This window is in a church in Worley, Idaho. The original painting was fired by an exceptionally talented artist back in 1911. All we know about him are his (or her) initials: CR.
It is next to impossible to exactly match someone else's work. What were the properties of the glass they chose to work with? What mixes of pigments did they use? To what temperatures did they fire? Then, sunlight may also gradually and subtley alter some colors over time. There are so many variables it is next to impossible to make an exact match. What we hope to do is come pretty close.
With this window we made two copies of the face. The paint is mixed with water and gum arabic, and matted on. After it dries it is removed by brush. The result is fired, and the next coat of paint is applied. Lower temperature firings occur last.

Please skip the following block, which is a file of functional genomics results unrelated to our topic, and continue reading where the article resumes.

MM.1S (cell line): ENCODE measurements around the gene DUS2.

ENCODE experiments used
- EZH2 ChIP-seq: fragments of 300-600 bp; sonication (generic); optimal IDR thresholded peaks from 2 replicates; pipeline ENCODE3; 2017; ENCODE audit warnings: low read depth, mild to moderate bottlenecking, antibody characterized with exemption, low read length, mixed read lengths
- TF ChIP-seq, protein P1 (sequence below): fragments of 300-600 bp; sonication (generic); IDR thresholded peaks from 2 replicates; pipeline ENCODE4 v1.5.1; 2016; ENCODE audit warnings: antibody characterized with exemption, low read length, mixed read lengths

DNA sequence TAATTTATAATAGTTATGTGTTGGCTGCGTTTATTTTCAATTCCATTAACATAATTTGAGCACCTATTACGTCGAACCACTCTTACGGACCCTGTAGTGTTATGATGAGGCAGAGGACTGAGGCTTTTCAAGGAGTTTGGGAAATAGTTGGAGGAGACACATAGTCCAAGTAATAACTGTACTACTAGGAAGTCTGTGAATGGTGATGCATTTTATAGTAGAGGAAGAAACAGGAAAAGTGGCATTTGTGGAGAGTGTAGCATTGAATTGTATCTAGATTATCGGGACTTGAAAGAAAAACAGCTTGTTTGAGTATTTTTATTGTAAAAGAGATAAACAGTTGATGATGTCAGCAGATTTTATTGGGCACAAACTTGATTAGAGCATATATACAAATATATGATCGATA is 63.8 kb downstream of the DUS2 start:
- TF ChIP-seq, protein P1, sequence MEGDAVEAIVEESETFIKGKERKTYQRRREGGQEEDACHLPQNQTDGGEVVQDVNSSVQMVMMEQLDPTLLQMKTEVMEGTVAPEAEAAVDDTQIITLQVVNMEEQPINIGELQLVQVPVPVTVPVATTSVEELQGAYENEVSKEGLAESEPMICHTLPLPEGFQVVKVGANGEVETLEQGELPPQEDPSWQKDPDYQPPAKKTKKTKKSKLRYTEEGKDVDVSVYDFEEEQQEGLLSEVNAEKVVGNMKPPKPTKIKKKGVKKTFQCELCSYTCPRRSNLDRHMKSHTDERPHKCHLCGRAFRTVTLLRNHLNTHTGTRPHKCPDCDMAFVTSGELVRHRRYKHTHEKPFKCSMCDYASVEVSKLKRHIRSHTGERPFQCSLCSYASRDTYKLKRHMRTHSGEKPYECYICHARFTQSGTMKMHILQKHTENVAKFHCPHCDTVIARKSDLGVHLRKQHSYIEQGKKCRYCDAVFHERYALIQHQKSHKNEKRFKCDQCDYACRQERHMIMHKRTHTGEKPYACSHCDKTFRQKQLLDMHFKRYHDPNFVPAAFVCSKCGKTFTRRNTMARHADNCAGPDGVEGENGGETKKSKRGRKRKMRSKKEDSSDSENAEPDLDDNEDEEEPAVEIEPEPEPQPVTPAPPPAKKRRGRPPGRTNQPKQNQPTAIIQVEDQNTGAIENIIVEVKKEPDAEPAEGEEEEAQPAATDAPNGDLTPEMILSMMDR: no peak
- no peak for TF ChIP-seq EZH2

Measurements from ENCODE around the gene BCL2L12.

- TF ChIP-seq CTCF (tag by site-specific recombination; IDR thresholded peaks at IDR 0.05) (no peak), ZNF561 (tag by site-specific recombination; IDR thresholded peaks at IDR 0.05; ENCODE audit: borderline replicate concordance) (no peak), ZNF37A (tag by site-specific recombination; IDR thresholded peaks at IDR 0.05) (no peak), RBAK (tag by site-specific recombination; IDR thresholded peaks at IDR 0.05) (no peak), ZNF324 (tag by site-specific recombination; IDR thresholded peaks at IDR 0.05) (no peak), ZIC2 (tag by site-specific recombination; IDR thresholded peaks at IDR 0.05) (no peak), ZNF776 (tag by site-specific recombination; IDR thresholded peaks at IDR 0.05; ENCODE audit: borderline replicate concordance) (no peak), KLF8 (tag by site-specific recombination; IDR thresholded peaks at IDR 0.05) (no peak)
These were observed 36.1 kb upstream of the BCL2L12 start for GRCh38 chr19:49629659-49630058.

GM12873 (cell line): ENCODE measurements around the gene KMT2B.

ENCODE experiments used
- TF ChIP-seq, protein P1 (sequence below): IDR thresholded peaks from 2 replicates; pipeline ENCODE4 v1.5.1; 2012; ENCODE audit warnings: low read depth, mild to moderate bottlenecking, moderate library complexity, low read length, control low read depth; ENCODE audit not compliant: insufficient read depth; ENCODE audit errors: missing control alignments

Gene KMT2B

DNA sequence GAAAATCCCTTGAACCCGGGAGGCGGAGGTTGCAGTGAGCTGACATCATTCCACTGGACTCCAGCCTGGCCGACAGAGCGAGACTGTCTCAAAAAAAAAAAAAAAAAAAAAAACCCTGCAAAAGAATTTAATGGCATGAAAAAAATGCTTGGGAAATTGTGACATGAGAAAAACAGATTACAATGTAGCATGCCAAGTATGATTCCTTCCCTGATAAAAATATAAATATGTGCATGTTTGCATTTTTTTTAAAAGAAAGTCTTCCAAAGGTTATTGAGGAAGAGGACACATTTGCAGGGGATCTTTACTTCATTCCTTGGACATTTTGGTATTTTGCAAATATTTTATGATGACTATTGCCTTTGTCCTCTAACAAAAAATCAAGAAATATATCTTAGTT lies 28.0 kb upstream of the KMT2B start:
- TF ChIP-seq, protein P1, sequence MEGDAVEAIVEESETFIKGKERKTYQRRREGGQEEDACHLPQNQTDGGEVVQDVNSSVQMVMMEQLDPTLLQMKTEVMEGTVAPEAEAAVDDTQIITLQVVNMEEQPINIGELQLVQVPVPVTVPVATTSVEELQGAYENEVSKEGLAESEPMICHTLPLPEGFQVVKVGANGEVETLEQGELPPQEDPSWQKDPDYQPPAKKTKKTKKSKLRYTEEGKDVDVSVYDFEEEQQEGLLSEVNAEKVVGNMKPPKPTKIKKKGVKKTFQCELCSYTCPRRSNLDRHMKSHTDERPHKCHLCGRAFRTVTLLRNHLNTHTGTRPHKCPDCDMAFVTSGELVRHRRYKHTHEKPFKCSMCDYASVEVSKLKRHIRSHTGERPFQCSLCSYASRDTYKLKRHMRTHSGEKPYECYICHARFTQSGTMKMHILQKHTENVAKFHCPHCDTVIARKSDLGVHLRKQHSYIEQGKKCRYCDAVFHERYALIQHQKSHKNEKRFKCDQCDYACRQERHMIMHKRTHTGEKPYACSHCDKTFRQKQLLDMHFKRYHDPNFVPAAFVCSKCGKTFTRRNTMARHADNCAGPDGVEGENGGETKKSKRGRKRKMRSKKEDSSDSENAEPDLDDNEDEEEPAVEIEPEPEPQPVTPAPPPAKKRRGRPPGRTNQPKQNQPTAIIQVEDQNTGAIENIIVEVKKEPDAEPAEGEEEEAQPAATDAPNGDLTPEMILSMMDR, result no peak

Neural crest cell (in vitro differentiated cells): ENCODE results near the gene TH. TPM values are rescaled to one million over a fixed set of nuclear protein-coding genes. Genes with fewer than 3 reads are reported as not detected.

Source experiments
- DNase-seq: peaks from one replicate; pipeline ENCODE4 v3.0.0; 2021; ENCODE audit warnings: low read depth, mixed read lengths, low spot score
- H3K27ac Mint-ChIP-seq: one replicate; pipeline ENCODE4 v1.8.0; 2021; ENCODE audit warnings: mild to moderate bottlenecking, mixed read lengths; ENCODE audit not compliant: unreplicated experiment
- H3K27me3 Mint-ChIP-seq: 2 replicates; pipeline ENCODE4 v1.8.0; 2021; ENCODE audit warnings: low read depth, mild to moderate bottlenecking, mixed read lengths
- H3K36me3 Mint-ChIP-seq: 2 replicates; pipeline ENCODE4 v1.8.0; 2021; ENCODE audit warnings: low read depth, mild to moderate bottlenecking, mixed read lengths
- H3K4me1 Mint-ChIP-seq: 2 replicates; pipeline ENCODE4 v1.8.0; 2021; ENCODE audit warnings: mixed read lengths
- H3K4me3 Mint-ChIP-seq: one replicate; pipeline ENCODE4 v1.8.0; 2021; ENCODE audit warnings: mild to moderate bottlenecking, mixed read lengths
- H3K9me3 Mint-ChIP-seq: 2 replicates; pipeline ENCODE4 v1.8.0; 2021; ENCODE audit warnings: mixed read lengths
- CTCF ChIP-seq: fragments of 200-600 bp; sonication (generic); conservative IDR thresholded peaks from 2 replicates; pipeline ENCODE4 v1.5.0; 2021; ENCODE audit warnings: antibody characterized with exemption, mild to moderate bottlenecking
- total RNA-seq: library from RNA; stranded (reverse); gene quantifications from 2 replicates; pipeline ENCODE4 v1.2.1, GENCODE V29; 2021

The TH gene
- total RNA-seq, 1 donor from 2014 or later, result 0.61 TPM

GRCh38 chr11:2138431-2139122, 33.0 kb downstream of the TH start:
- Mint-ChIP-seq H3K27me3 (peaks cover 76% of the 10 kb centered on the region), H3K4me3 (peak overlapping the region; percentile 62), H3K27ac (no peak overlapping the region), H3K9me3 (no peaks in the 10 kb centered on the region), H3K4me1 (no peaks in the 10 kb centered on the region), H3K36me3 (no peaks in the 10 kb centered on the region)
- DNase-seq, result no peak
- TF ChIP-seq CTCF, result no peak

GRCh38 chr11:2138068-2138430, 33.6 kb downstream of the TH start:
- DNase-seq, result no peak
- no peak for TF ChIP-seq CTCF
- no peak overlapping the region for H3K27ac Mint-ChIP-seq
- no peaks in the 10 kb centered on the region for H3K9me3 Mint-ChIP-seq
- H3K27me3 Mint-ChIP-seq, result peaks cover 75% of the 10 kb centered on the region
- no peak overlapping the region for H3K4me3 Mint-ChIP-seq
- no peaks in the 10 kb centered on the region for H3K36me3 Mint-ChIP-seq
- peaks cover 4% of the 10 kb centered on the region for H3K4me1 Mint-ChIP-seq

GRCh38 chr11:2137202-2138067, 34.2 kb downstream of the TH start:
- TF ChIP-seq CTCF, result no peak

This window required 32 firings in all. With each firing the temperature of the glass must be carefully raised up between 1000 and 1300 degrees Fahrenheit (550 to 700 degrees celsius), and then allowed to gradually cool. If it cools too fast, it can crack or shatter. If it gets too hot, the glass paints may burn off, or the glass may craze. Any impurities in the oven or on the glass can cause devitrification, spoiling weeks of work.
Sherry's final image is a little darker than the original, and the hair of Jesus's head and beard is coarser and not as light. All in all, we were pleased with the final result. CR was an exceptional artist, and with this job Sherry only got close to matching his creation. She has done a number of restorations where her final result I liked even better than the original. All of her original work is exquisitely beautiful. These photos don't do her justice. When the sunlight sparkles through the glass, her characters have so much greater depth and vividness than what we can show you here.
Paul Yost, September 2, 2007